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A Private Hotel for Gentle Ladiesby Ellen Cooney
Synopses & Reviews
It is 1900 in a small, prosperous Massachusetts town. Charlotte Heath, a lively, independent redhead of humble beginnings, is married to the scion of the powerful Heath family. When, on her first outing after a long illness, she spies her husband, Hays, bending to kiss another woman in the village square, impulsive Charlotte heads her horses straight out of town. Unsure where to go but certain that she wants to leave both Hays and the stifling, if luxurious, life of the Heath household behind, Charlotte makes her way to Boston and checks in at “The Beechmont: A Private Hotel for Gentle Ladies,” where she makes another startling discovery: the classy Beechmont is a rather unique institution, where handsome porters make discreet, late-night visits to its all-female clientele. Charlotte finds herself surrounded by a cast of characters that will delight the reader as she settles into life at this reverse brothel: Harry Alcorn, the hotels dashing and prescient proprietor; Miss Berenice Singleton, the bohemian painter who holds a kind of salon in her rooms; the scowling cook, Mrs. Petty, who once worked for the Heaths and is determined that Charlotte not stay on at the Beechmont; the charming and handsome “porter” Arthur, who both gives pleasure and makes trouble; and the venerable lady doctor Lily Heath, her husbands aunt, whom Charlotte is amazed to find among the hotels regulars.
In the midst of a dizzying sexual enlightenment, Charlotte must puzzle out why she really left Hays and why he seems to have left her first. Her task is to determine whether she can forgive him and to discover where, if anywhere, she truly belongs–an adventure that takes her farther afield than she could ever have imagined.
Ellen Cooney has given us a remarkable portrait of a historical moment and an irresistible protagonist. Fresh, high-spirited, and wonderfully seductive in the telling, A Private Hotel for Gentle Ladies carries the reader along on a womans unforgettable journey to self-enlightenment.
"Playing out in Boston during the freezing winter of 1900, Cooney's sixth novel (after Gun Ball Hill) has a steamy premise — a proper young lady winds up at a hotel where female guests are visited at night by handsome young men — but an emotionally distant execution keeps titillation to a minimum. Charlotte Heath, married to the youngest son of an immensely wealthy family, has spent her wedded life living with the clan in their imposing ancestral home. After a debilitating illness of unknown origin keeps her bedridden for almost a year, Charlotte finally leaves her room, only to find her husband on the cusp of an embrace with another woman. Without a second thought, she quits her life entirely and seeks out her only friend, the Heaths' former cook, who works in Boston at 'The Beechmont: A Private Hotel for Gentle Ladies.' It takes a while for Charlotte to realize what's going on at the hotel, where a whole cast of quirky characters hold court — including a handsome young stud who ultimately breaks Charlotte's heart. The narrative moves dreamlike through a web of Charlotte's musings during her unlikely adventure. Cooney's story compels, but continual flashbacks and reminiscences make the narrative feel bumpy and disjointed." Publishers Weekly (Copyright Reed Business Information, Inc.)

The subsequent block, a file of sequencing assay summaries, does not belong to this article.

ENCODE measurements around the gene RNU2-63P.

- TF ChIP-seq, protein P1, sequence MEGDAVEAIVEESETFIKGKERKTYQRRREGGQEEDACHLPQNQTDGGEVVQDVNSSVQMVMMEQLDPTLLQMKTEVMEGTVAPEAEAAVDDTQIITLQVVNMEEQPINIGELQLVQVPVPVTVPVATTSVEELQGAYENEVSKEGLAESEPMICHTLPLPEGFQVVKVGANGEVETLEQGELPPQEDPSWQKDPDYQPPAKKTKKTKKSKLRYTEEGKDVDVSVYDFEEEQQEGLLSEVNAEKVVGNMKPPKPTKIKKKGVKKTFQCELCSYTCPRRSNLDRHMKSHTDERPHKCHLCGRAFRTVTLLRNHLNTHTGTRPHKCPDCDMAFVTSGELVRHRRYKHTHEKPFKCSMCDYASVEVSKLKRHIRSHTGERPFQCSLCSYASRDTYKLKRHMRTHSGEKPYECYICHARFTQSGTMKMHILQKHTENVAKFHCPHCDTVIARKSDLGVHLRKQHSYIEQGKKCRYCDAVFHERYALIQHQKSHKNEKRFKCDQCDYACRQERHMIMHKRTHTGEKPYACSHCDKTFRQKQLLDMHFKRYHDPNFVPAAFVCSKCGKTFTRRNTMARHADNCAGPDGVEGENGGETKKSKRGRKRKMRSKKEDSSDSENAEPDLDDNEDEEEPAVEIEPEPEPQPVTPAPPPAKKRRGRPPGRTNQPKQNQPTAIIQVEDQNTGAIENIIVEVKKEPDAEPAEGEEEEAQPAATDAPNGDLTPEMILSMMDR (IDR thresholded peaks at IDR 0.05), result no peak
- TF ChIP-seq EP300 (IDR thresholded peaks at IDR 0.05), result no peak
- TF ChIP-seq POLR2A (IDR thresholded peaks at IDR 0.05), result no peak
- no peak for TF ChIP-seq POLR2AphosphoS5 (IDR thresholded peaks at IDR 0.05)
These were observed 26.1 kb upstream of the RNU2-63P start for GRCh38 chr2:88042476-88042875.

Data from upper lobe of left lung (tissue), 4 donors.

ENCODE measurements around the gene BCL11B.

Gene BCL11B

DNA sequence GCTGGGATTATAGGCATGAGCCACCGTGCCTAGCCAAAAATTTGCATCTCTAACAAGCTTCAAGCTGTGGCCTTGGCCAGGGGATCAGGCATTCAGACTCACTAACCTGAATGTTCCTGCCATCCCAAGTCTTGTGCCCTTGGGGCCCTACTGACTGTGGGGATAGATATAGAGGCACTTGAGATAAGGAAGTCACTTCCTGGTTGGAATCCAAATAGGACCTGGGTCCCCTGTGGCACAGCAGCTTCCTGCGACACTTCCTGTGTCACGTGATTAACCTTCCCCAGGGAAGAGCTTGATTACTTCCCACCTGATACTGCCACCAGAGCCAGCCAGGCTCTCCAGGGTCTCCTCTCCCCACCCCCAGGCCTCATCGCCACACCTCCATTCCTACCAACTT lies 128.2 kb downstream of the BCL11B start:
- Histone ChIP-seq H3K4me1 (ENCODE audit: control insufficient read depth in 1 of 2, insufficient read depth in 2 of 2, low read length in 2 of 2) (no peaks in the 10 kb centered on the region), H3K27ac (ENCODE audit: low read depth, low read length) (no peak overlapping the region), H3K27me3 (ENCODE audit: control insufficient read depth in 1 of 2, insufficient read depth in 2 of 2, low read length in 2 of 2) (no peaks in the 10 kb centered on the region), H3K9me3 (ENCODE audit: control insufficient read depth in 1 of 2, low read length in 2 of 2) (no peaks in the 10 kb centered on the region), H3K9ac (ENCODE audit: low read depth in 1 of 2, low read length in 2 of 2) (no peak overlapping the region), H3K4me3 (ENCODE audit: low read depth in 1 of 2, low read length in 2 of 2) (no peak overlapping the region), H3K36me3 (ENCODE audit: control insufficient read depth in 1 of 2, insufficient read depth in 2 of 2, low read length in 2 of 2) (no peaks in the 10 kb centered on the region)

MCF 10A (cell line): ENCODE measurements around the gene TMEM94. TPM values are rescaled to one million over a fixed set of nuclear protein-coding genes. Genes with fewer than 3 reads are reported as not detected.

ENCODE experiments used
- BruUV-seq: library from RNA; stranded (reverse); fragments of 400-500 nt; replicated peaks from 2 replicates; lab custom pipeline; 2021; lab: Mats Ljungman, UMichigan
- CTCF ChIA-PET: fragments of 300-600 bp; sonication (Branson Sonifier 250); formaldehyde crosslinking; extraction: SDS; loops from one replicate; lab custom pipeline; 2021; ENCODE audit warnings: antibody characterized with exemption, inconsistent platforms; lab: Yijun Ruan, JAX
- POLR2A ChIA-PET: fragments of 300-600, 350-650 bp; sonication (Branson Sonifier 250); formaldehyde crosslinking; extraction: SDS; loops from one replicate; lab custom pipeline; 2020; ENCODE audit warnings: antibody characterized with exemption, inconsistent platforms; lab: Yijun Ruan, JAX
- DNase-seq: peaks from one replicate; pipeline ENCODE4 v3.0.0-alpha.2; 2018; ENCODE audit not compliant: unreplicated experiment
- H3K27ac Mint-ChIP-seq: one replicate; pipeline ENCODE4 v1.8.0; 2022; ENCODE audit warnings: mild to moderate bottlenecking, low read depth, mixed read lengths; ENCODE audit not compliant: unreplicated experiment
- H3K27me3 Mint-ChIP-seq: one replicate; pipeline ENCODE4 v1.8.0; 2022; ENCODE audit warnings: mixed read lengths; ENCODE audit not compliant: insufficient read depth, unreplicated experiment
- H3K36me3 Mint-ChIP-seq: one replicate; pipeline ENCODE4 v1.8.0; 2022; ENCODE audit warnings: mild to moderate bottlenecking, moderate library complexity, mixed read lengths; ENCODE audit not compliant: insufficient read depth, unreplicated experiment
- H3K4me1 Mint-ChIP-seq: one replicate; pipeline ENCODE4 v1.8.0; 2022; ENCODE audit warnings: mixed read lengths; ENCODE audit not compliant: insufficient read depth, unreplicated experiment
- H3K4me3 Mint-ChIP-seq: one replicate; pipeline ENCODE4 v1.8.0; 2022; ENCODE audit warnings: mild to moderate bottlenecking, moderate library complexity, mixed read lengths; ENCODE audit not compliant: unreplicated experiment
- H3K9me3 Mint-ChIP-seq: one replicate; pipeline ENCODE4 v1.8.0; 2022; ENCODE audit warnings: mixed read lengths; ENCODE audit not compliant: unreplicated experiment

Fresh, high-spirited, and wonderfully seductive, this irresistible tale follows a woman's search for her true self--a journey that takes her to the most surprising places.
About the Author
Ellen Cooney is the author of five previous novels, most recently Gun Ball Hill. Her short stories have appeared in The New Yorker, Glimmer Train, The Literary Review, and Ontario Review, among other publications. She has taught creative writing at MIT, Boston College, and Harvard. She lives in Phippsburg, Maine, and Cambridge, Massachusetts.
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